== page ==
You may have heard your child’s Doctor, Physical Therapist, or Occupational Therapist talk about “W-Sitting.” But what is it? W-sitting is when a child sits on their bottom with their knees bent and feet positioned outside of their hips. If you’re standing above your child, you will see their legs and body make the shape of a W. W-Sitting often indicates poor balance and decreased abdominal strength. Your child assumes this position because it is very stable. This position provides them a very wide base of support. Their hips and pelvis are fixed, which also increases their stability.
What’s the big deal?
With prolonged time spent in this position, your child may not develop the strength they need for higher level skills, such as running and jumping as well as their fine motor skills, such as writing and buttoning. W-sitting can interfere with skeletal growth, and causes some muscles to become tight and others to become over-stretched. Because W-sitting is a very stable position, your child will not get to practice and experience weight shifts outside of their base of support which are important for improving their balance. They will also have difficulty rotating their trunk to play, so you may find they have difficulty with reaching tasks or only play right in front of them.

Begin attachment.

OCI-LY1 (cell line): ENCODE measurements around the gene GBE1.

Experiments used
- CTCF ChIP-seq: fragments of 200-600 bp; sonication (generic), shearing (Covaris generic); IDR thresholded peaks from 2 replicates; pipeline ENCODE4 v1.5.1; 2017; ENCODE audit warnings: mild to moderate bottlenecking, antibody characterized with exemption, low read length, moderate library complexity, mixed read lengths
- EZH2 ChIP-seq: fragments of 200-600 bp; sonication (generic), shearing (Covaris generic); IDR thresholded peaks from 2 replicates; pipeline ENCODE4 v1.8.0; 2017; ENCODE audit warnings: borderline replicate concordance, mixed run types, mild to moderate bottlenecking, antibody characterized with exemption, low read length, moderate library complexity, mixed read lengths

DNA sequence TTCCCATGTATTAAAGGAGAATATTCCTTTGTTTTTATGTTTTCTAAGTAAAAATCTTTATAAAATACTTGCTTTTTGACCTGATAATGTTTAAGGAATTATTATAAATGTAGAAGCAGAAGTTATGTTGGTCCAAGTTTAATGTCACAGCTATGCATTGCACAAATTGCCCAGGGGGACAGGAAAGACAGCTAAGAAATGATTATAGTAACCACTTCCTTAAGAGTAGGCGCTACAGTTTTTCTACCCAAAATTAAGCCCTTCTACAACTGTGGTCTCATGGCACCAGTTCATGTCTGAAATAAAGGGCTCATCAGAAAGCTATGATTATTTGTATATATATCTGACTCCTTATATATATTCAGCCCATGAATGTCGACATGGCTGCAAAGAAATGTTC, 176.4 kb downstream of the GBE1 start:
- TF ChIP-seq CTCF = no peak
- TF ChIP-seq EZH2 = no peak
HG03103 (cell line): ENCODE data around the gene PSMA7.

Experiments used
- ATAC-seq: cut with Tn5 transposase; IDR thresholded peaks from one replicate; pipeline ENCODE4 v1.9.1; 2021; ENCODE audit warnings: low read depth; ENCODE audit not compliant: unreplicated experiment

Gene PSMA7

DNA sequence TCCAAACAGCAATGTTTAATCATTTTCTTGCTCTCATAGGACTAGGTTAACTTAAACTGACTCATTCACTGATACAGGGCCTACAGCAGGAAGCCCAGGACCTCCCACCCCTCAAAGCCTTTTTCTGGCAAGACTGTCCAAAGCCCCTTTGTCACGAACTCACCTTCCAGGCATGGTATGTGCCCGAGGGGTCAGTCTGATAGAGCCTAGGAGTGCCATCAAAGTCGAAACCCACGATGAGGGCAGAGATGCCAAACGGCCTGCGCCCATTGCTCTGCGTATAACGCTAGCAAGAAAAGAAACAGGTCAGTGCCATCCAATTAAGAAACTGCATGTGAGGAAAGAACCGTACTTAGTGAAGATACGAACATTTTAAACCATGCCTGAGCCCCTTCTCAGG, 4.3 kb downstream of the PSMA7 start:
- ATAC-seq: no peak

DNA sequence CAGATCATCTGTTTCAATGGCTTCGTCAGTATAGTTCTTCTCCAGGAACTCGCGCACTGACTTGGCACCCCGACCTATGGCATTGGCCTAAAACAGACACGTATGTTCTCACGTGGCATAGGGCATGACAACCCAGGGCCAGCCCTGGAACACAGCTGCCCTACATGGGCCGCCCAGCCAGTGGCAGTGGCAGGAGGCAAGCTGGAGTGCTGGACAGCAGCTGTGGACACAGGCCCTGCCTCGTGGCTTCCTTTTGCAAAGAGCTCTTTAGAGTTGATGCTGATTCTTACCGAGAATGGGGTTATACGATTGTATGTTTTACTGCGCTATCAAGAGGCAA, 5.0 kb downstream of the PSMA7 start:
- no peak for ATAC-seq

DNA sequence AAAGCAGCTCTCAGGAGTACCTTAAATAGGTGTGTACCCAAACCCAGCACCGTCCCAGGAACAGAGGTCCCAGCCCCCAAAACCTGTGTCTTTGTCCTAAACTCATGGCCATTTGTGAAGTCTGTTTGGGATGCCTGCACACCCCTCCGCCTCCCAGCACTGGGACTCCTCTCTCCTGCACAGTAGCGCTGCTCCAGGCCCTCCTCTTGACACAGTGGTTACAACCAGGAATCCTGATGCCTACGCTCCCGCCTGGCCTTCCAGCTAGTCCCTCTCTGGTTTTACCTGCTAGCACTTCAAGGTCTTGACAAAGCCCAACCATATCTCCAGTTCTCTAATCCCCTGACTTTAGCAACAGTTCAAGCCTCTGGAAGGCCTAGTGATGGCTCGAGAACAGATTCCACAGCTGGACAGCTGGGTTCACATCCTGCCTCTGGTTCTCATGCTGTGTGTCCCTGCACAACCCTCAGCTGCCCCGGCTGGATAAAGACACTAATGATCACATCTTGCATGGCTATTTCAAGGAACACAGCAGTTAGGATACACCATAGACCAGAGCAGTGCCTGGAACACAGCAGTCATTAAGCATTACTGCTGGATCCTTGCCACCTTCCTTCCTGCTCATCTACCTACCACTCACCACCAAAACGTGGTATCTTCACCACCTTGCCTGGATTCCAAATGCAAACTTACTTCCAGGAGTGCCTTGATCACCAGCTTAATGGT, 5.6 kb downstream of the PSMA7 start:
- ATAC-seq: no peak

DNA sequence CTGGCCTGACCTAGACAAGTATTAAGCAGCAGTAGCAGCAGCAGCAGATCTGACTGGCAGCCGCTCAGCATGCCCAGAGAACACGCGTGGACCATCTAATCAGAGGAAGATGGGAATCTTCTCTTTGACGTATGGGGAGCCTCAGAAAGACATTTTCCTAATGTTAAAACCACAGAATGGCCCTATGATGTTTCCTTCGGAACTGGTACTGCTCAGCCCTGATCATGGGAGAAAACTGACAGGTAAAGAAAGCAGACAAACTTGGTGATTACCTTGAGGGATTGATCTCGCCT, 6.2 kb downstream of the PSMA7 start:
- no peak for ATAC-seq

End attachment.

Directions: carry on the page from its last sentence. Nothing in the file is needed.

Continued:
What can I do about it?
Prevent it! When your child assumes a W-sitting position, place them in a different position. If they need support: provide it for them, give them support with pillows, or place them against a firm surface like a couch or a wall. Encourage other sitting positions such as long sitting, side sitting, ring sitting, or even laying on their belly propped on their elbows.
Here are some examples of sitting positions to encourage:
Are you concerned about your child’s sitting posture? We would love to help! Call our office today at 574-376-2316 to find out if therapy might be beneficial for your child.